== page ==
Though Element Power did not set out to co-locate wind and solar, harvesting solar at a site adjacent to its Macho Springs Wind project in New Mexico became an opportunity it couldn’t resist.
“This was not envisioned as a wind/solar play, but rather as two distinct projects, one wind and one solar, that were developed separately,” said Element Power Chief Operating Officer Raimund Grube.
While developing wind at Macho Springs, Element Power saw that the sun is just as exploitable at the Luna County site in New Mexico’s southwestern corner. The 50.4-megawatt wind project’s El Paso Electric-owned substation, Element Power realized, provides a ready interconnection to the existing 345-kilovolt transmission system for an adjacent solar project.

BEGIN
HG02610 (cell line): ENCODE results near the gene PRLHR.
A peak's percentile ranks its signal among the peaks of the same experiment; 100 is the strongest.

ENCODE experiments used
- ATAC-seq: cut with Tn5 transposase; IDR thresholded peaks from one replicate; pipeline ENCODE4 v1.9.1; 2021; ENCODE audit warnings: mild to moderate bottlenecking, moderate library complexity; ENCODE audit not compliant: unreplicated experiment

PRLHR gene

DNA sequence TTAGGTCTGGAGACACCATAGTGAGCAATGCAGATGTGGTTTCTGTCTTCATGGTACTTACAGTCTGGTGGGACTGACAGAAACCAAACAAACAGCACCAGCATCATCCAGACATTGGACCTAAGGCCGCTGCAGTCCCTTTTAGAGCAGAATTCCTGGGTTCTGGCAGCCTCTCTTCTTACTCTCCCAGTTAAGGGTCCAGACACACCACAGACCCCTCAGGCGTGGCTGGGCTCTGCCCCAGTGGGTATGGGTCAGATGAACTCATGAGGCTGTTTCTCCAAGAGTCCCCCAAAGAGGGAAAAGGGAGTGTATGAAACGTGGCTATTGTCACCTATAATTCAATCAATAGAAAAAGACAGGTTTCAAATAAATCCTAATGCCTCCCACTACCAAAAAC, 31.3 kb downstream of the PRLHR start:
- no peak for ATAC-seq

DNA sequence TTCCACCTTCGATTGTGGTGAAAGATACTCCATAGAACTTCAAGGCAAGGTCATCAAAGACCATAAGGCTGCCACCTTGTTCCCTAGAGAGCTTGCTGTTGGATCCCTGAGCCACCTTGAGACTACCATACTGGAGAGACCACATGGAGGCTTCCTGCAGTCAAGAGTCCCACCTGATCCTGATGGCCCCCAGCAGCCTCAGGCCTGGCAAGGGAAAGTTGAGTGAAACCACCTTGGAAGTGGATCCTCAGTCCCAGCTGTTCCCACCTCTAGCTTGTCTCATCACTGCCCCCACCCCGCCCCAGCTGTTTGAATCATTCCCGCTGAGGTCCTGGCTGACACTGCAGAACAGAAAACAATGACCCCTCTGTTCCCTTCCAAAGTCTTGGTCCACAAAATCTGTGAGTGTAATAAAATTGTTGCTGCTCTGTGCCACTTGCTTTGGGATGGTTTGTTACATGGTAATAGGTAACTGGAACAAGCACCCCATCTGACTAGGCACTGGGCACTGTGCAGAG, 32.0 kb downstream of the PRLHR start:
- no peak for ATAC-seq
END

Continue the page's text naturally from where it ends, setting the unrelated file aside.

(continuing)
“It’s not the co-location, per se,” Grube said. “The substation was built for the wind project [and] that is part of the expense of any energy project.” But, he explained, “there are some economies of scale as you bring on more megawatts into an existing substation.”
“Building the wind farm allowed us to learn from New Mexico and Arizona,” said Element Power Senior Project Manager John Knight. “It opened up new opportunities and got us thinking about how we could further develop the project. We were sitting in a meeting one day and the question just came up — ‘What about solar?’”
“There is a demand for renewables in that part of the country and it’s a place where both solar and wind can be competitive,” added Grube. “The opportunity, land and resource converged.”
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